Create a file system.
Any data on the disks is destroyed when you create a file system. Be sure that you specify the correct disk device name. If you specify the wrong device name, you might erase data that you did not intend to delete.
For a UFS file system, use the newfs(1M) command.
phys-schost# newfs raw-disk-device
The following table shows examples of names for the raw-disk-device argument. Note that naming conventions differ for each volume manager.
Sample Disk Device Name
Solaris Volume Manager
Raw disk device d1 within the nfs disk set
VERITAS Volume Manager
Raw disk device vol01 within the oradg disk group
Raw disk device d1s3
SPARC: For a VERITAS File System (VxFS) file system, follow the procedures that are provided in your VxFS documentation.
A mount point is required on each node, even if the cluster file system is not accessed on that node.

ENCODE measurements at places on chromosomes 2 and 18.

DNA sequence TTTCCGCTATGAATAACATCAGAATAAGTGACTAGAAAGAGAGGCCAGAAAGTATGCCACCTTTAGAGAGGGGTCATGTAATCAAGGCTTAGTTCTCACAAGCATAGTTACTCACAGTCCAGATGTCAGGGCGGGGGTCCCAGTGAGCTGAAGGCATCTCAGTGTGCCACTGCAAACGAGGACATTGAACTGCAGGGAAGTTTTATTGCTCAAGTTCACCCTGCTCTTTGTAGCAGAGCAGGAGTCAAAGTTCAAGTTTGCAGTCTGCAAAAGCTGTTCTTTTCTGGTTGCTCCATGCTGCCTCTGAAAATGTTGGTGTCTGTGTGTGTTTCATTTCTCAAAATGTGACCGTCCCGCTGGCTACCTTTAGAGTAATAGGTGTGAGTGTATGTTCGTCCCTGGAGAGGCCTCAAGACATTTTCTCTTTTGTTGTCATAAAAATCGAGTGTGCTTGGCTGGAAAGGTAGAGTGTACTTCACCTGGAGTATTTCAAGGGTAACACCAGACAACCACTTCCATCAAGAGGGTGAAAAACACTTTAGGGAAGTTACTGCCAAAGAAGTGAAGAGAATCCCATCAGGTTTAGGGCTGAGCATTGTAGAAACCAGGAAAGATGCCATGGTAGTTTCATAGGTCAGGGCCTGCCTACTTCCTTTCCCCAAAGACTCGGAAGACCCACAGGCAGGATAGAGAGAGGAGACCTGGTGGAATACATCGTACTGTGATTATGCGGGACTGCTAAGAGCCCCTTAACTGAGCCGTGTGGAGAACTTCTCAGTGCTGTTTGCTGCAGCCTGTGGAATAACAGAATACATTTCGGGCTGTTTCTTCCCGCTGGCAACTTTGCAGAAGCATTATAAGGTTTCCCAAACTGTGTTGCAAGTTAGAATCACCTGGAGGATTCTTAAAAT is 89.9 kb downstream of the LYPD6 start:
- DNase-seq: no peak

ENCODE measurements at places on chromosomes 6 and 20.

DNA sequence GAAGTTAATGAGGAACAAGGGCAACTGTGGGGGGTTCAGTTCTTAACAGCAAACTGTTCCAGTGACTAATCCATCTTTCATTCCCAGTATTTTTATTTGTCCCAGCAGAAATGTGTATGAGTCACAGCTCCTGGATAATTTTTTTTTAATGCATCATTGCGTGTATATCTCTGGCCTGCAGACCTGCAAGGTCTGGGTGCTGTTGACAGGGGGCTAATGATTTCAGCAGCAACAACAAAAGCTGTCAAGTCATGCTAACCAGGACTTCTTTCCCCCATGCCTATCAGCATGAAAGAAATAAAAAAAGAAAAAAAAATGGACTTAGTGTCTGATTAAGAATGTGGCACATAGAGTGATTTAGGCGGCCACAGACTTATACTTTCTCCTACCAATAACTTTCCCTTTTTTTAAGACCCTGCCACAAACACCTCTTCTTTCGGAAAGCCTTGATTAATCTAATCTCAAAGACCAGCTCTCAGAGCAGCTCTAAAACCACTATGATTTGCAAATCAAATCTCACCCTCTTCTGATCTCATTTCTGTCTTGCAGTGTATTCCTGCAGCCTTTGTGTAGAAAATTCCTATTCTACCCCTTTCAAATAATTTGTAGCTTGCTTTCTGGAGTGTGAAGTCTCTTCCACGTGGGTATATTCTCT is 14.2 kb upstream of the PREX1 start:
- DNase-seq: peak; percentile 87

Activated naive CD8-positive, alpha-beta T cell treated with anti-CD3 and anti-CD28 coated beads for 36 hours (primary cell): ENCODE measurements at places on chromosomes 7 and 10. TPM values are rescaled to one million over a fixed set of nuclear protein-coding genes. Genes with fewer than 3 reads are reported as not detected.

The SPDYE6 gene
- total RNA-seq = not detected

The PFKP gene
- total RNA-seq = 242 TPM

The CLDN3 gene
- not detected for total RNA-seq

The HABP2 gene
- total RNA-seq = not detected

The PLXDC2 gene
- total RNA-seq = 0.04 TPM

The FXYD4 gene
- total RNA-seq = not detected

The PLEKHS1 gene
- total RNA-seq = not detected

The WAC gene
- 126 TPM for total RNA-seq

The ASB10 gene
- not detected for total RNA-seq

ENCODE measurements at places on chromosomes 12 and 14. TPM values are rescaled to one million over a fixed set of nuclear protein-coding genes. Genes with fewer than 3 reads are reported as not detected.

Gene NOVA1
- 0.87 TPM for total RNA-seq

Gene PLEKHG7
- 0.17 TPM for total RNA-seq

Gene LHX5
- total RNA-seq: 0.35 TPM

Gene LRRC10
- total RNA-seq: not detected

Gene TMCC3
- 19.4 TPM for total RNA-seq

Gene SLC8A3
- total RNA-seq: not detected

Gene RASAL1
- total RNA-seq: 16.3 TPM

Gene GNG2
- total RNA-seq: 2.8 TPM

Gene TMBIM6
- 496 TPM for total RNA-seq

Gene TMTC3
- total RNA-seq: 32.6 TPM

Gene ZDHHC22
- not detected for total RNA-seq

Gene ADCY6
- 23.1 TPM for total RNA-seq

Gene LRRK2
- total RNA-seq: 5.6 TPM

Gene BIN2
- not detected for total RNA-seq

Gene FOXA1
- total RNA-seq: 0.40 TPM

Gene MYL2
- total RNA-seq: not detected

For ease of administration, create the mount point in the /global/device-group/ directory. This location enables you to easily distinguish cluster file systems, which are globally available, from local file systems.
phys-schost# mkdir -p /global/device-group/mountpoint/
Name of the directory that corresponds to the name of the device group that contains the device.
Name of the directory on which to mount the cluster file system.
On each node in the cluster, add an entry to the /etc/vfstab file for the mount point.
If non-global zones are configured in the cluster, ensure that you mount cluster file systems in the global zone on a path in the global zone's root directory.
In each entry, specify the required mount options for the type of file system that you use.
Do not use the logging mount option for Solaris Volume Manager transactional volumes. Transactional volumes provide their own logging.